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I was solving problem LIS2 on spoj http://www.spoj.com/problems/LIS2/.I came across 2D segment tree but I guess it is not suitable for this problem.I read misof solution to NICEDAY on spoj which is similar to this problem according to this post: http://apps.topcoder.com/forums/;jsessionid=F39EBDDC41BEB792536BE044ADC8BA2A?module=Thread&threadID=615154&start=0&mc=2. Neither can't I understand the link between these two questions neither can I understand the complexity of misof's solution to NICEDAY.

PS:I don't want the whole solution also I don't want any approach through 2D segment tree, as it will be too complex for this problem(I have tried)

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2 Answers 2

Think of how you would solve the 1D problem:

dp[i] = longest increasing subsequence that ends at position i.

For each i, we have to append a[i] to a j such that dp[j] is maximum and a[j] < a[i]. We can find this efficiently using advanced data structures by changing the definition of our dp array:

dp[i] = longest increasing subsequence that ends with the VALUE i

Now, initially dp[ a[i] ] = 1 for each position i. Then for each element a[i], you need the maximum of dp[0], dp[1], ..., dp[ a[i] - 1 ]. Then you have dp[ a[i] ] = mx + 1.

You can find this maximum by normalizing your array values (make sure they are all in the interval [1, n]). You can do this with a sort. For example, if your array is 42 562 13, the n = 3 and your new array will be 2 3 1.

This can be implemented easily with a segment tree that supports queries and updates for maximums. The time complexity will be O(n log n).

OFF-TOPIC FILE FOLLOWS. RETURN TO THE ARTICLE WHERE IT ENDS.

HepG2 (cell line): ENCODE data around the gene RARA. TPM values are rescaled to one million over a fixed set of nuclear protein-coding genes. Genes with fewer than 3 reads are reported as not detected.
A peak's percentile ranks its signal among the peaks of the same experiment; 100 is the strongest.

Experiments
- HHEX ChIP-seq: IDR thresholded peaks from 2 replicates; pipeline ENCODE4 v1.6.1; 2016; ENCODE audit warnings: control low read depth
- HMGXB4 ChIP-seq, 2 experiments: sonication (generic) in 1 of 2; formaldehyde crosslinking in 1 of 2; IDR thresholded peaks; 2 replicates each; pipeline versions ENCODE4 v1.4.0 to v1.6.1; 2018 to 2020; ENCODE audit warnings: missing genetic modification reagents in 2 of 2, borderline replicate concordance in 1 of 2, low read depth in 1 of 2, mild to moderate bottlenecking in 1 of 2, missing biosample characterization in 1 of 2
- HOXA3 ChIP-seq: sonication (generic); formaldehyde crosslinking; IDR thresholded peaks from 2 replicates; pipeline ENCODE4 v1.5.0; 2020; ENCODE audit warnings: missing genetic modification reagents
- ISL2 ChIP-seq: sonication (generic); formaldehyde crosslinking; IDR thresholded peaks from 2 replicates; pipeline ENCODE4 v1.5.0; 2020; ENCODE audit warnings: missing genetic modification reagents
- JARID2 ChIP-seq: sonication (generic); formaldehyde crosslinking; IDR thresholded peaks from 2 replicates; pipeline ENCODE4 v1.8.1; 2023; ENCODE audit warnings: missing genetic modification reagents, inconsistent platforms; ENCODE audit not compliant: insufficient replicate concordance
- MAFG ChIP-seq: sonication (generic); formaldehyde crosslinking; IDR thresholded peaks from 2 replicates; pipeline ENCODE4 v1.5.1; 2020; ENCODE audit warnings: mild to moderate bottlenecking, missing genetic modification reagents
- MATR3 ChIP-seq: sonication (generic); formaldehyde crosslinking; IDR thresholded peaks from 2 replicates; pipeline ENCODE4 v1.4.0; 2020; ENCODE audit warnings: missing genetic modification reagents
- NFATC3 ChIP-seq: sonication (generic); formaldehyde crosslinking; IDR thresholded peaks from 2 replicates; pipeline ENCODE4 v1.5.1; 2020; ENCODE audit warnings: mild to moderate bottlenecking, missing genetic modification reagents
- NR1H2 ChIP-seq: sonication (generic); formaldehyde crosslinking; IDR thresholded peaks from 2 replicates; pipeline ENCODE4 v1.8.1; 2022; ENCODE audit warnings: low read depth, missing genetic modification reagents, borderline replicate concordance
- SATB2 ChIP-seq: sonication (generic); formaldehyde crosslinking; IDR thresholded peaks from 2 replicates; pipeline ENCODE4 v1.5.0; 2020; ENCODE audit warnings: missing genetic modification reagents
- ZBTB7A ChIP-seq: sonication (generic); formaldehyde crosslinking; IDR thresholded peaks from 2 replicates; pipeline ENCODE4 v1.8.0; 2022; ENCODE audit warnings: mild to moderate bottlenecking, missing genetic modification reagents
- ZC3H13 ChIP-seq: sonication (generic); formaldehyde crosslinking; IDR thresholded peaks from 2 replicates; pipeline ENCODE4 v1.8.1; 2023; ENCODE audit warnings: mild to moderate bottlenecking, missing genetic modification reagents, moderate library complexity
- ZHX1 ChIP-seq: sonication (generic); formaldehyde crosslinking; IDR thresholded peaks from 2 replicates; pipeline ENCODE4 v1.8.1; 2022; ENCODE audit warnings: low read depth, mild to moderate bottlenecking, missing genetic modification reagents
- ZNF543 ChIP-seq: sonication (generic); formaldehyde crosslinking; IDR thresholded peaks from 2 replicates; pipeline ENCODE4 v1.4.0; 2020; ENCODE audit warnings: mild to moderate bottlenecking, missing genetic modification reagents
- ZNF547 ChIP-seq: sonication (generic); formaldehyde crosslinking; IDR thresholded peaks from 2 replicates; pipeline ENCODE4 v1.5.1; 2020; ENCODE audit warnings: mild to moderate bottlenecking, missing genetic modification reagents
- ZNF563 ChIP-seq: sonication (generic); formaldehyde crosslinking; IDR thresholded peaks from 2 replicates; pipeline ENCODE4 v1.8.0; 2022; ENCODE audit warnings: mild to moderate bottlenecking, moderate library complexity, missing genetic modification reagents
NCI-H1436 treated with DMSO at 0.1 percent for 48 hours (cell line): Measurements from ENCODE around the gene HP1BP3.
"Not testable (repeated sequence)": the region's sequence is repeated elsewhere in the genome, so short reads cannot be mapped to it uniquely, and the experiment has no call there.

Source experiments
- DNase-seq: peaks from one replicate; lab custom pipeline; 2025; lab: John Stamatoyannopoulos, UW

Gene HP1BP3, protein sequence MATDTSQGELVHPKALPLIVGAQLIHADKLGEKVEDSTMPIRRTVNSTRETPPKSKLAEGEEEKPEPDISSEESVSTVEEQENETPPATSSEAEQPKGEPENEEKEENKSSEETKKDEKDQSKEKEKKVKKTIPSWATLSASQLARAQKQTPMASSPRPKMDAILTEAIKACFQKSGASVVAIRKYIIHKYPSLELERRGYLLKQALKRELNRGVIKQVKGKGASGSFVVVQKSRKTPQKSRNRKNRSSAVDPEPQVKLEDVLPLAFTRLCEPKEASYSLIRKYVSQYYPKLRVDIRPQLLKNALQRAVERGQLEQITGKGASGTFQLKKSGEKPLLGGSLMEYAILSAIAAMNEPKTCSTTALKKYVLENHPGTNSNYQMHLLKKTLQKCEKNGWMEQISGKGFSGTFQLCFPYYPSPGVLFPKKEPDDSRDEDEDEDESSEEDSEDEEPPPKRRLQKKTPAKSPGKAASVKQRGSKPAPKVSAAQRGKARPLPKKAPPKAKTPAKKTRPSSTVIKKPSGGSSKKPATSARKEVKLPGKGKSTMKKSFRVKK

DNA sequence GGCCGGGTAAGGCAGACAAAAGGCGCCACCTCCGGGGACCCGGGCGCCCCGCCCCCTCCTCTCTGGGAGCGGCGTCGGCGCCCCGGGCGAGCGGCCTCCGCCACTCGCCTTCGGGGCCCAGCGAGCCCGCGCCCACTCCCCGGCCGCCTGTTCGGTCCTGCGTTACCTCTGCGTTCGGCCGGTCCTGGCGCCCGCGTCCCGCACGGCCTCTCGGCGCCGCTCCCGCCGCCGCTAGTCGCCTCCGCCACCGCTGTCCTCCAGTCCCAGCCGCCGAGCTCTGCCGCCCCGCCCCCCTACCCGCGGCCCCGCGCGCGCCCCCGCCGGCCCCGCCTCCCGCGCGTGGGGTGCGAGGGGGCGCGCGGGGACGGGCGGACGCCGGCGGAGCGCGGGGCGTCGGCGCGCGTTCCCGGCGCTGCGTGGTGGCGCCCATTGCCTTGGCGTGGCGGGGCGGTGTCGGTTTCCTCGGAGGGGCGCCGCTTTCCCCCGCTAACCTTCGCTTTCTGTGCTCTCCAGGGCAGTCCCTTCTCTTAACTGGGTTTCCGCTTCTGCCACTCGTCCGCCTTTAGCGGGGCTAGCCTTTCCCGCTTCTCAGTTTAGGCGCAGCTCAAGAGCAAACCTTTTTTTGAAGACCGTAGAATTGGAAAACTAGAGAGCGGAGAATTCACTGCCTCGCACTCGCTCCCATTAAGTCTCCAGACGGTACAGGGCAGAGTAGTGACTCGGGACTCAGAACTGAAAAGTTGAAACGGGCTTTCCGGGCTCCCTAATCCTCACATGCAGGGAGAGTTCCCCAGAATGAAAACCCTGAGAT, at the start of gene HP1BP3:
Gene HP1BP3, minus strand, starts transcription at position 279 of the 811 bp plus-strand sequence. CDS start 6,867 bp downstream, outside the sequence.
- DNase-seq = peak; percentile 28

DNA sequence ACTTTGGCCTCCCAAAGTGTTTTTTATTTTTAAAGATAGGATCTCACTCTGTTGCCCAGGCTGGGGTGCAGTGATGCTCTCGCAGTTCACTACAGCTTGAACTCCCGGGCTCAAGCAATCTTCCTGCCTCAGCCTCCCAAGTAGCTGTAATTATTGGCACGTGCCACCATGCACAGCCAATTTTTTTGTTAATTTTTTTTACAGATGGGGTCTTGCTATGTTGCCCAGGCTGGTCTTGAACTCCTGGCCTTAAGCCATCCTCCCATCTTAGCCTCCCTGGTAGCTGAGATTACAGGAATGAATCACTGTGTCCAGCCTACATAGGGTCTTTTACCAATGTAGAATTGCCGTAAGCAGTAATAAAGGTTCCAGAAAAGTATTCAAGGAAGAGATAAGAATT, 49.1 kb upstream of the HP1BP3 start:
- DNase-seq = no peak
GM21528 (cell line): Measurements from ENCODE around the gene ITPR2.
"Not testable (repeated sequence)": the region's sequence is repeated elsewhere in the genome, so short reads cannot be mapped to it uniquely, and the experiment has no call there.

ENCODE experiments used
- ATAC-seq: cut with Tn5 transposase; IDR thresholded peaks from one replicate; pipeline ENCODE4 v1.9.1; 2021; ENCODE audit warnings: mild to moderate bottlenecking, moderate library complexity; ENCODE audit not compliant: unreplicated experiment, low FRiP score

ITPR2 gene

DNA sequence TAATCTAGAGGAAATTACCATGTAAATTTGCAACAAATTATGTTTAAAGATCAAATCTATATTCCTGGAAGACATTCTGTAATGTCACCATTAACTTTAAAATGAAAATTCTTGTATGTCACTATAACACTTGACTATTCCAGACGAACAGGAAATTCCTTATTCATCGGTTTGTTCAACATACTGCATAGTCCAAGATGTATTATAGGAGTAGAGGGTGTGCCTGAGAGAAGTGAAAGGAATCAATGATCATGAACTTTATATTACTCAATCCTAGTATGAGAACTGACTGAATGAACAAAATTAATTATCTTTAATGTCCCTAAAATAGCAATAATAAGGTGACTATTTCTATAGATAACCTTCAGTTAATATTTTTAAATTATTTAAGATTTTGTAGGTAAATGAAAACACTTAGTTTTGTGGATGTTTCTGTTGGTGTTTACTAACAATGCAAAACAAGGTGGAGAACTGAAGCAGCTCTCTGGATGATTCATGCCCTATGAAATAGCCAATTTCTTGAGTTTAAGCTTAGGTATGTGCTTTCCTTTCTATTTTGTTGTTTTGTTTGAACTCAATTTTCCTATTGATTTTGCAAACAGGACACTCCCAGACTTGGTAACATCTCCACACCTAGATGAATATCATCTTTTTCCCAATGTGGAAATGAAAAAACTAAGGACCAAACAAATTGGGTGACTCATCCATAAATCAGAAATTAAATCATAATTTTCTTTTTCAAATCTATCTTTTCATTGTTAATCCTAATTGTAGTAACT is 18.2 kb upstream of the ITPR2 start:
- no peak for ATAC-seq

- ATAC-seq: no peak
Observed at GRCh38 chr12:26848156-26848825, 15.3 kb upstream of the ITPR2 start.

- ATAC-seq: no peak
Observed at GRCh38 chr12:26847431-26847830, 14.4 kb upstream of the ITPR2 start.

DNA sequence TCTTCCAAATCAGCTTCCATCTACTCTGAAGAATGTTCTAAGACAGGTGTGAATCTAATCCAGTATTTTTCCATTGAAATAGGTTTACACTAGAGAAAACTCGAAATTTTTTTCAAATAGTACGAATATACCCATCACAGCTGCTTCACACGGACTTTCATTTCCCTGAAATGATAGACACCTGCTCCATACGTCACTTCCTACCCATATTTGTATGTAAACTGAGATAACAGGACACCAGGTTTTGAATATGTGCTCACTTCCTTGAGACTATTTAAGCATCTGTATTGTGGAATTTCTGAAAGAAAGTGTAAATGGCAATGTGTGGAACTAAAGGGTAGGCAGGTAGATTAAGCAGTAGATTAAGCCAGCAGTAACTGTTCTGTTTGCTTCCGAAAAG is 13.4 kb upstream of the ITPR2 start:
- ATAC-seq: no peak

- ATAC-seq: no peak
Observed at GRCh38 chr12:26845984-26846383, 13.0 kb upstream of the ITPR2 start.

This can be extended quite easily to your problem by using 2D segment trees, obtaining time complexity O(n log^2 n), which should not be too complex at all. This involves using a segment tree whose nodes are also segment trees.

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yes i came across that but 2d segment tree code is not that clean especially for this problem and most of the people I guess have used it solving set , so can you give some hint in that direction. –  sasha sami Jun 29 '13 at 10:25
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@sashasami - it doesn't need to be a segment tree, but it will have to be a 2d tree. It can be any balanced BST that you want, as long as you augment its nodes to give you the maximum in their left subtrees (values smaller than the current node). I don't see a way to solve this without 2d trees, but they do not have to be segment trees. –  IVlad Jun 29 '13 at 10:35
    
@thanks a lot never thought could have 2d BST , thanks!! –  sasha sami Jun 29 '13 at 10:38

To me, I don't think we can use 2D Segment Tree for this problem because we'll need up to a 10^5 x 10^5 table for the 2D Segment Tree, which is too large.

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